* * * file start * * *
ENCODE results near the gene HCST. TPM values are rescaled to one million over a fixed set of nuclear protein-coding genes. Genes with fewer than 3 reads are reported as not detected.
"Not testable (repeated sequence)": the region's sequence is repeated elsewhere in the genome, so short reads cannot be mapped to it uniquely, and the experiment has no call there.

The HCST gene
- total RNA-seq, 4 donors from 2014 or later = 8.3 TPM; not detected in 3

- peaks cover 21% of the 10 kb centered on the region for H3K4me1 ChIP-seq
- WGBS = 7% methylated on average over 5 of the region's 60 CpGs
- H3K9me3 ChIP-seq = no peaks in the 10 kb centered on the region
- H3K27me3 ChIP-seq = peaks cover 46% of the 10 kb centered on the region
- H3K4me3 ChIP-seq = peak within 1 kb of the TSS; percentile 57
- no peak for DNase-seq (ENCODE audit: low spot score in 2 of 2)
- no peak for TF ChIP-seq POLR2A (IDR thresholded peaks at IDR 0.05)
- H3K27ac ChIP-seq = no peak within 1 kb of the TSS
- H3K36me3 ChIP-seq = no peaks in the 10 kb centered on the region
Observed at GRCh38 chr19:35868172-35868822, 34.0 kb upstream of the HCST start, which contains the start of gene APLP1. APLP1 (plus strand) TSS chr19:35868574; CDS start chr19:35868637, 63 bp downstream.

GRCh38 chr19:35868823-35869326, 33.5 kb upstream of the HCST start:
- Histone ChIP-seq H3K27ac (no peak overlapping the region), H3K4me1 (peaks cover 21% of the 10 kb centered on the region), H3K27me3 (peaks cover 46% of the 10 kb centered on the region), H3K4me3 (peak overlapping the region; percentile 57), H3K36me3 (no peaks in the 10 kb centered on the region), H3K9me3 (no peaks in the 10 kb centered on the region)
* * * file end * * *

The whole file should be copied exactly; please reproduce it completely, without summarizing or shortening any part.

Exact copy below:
ENCODE results near the gene HCST. TPM values are rescaled to one million over a fixed set of nuclear protein-coding genes. Genes with fewer than 3 reads are reported as not detected.
"Not testable (repeated sequence)": the region's sequence is repeated elsewhere in the genome, so short reads cannot be mapped to it uniquely, and the experiment has no call there.

The HCST gene
- total RNA-seq, 4 donors from 2014 or later = 8.3 TPM; not detected in 3

- peaks cover 21% of the 10 kb centered on the region for H3K4me1 ChIP-seq
- WGBS = 7% methylated on average over 5 of the region's 60 CpGs
- H3K9me3 ChIP-seq = no peaks in the 10 kb centered on the region
- H3K27me3 ChIP-seq = peaks cover 46% of the 10 kb centered on the region
- H3K4me3 ChIP-seq = peak within 1 kb of the TSS; percentile 57
- no peak for DNase-seq (ENCODE audit: low spot score in 2 of 2)
- no peak for TF ChIP-seq POLR2A (IDR thresholded peaks at IDR 0.05)
- H3K27ac ChIP-seq = no peak within 1 kb of the TSS
- H3K36me3 ChIP-seq = no peaks in the 10 kb centered on the region
Observed at GRCh38 chr19:35868172-35868822, 34.0 kb upstream of the HCST start, which contains the start of gene APLP1. APLP1 (plus strand) TSS chr19:35868574; CDS start chr19:35868637, 63 bp downstream.

GRCh38 chr19:35868823-35869326, 33.5 kb upstream of the HCST start:
- Histone ChIP-seq H3K27ac (no peak overlapping the region), H3K4me1 (peaks cover 21% of the 10 kb centered on the region), H3K27me3 (peaks cover 46% of the 10 kb centered on the region), H3K4me3 (peak overlapping the region; percentile 57), H3K36me3 (no peaks in the 10 kb centered on the region), H3K9me3 (no peaks in the 10 kb centered on the region)